Inside Top Notch Distribution: bringing robotics to material distribution
Through Bob trebilcock Â·
November 15, 2021
At Top Notch Distributors’ Nevada and Missouri distribution centers, Autonomous Mobile Robots (AMRs) have brought a new level of efficiency to order fulfillment processes. Robots are currently in use at facilities in Carson City, Nevada, and St. Charles, Mo., with plans to bring them to Massachusetts. While distribution centers use similar processes, the description here is for Missouri DC, which is the largest in the network.
Check out the feature article on Top Notch: A Top Notch Robot App
Most stocks are delivered upon receipt (1) in quantities of trucks. In the inbound processing area (2), the associates digitize the newly received goods into the warehouse management system (WMS) and then prepare the pallets for entry into stock.
Inventory is stored and selected in two areas. The larger of the two is a mix of pallet racking and shelving (3)âSome items will be stored in pallet quantities and others in checkout-level quantities. The fastest items are stored in continuous flow racks (4), which is easier to reconstruct. Associates are directed by the system to a vault where they scan a bin label to confirm put-away in the WMS. Inventory is now available at the promise. Newly received goods are generally processed and put into storage within 24 hours of receipt.
Currently, most orders are handled by autonomous mobile robots, but some items are still picked manually from baskets.
For manual withdrawals, associates are directed to a storage location. Once all items from a cart are picked, they are fed onto a shipping conveyor line (5) for final processing and then shipping (9).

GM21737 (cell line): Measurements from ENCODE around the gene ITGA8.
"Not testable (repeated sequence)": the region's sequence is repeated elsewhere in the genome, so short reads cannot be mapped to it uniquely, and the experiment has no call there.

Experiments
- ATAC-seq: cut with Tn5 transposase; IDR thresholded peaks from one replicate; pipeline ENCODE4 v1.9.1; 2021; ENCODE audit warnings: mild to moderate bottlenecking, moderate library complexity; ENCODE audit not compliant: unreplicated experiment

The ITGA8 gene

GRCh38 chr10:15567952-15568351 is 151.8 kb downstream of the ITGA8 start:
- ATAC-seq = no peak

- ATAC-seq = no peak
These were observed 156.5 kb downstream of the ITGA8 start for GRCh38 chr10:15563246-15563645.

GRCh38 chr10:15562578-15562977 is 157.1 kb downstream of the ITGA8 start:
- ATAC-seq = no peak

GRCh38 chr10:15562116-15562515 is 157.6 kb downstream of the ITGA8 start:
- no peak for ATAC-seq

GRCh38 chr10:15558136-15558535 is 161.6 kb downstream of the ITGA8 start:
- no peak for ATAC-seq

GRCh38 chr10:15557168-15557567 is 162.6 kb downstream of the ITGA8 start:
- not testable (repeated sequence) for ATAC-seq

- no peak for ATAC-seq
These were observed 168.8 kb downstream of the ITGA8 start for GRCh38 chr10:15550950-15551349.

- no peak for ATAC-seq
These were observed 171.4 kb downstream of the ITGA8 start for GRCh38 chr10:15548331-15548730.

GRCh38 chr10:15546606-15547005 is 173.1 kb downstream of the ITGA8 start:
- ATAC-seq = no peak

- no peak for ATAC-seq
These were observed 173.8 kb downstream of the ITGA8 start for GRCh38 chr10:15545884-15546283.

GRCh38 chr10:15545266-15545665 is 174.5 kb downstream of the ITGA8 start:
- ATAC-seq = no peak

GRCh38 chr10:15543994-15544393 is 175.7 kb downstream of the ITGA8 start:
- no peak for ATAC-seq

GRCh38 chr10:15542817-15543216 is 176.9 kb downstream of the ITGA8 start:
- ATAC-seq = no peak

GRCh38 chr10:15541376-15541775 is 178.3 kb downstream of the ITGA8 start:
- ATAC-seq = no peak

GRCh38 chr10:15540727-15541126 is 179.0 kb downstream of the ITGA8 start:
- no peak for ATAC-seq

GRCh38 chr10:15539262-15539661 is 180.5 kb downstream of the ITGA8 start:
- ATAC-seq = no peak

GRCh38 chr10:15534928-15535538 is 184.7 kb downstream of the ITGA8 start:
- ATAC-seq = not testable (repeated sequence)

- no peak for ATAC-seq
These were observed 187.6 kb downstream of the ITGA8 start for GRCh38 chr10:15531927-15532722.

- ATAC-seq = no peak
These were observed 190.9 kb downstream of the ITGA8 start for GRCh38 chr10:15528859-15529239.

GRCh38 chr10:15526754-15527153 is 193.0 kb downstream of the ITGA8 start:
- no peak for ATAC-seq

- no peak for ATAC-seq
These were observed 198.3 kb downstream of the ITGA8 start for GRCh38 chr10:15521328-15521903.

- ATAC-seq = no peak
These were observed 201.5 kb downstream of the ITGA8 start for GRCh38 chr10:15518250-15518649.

All orders are downloaded from the WMS to the 6 River operating system. To optimize picking paths and the use of autonomous robots, orders are accumulated in the WMS; the system is able to create more optimal picking paths with minimal travel when it has a larger batch of orders. At the appropriate time, the robots are deployed and move to a sampling location. Typically, Top Notch Distributors deploys two to three robots per preparer. Using a combination of on-screen information and lights, associates are directed to a collection location; says how many items to choose; and where to put them on the robot. The associates confirm the choices by using the digitization on board the robot. The robot then moves to the next picking location. Sometimes a group of robots will choose different items for an order. These are temporarily stored on shelves in a consolidation area until all robots have finished picking for that order and the system prints a completion ticket.
Packaging and value-added services:
After all the items of a robot have been picked, it goes to the conveyor induction station. Boxes ready to be shipped are diverted to a dunnage and taping area (7) then to an automatic printing and application station (8). The boxes are then sent to shipping.
Items that require customization, such as special key locks, are directed to a value-added service area (6). Once the job is done, they are fed back to the conveyor system to be taped and labeled before shipping.
System design, integration and robotics: 6 River networks
Design and integration of rack and conveyor lines: Kuecker Pulse integration
WMS: Epicor and 6 river systems
Mobile computing and barcode reading: Zebra
Motorized roller conveyor: Hytrol conveyor
Cardboard flow holder: Interroll
November 15, 2021
About the Author
Bob Trebilcock Bob Trebilcock, Editorial Director, has covered material handling, technology, logistics and supply chain topics for almost 30 years. In addition to Supply Chain Management Review, he is also editor-in-chief of Modern Materials Handling. A graduate of Bowling Green State University, Trebilcock lives in Keene, NH. He can be reached at 603-357-0484.
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6 River Systems Epicor Hytrol Robotics System Report Zebra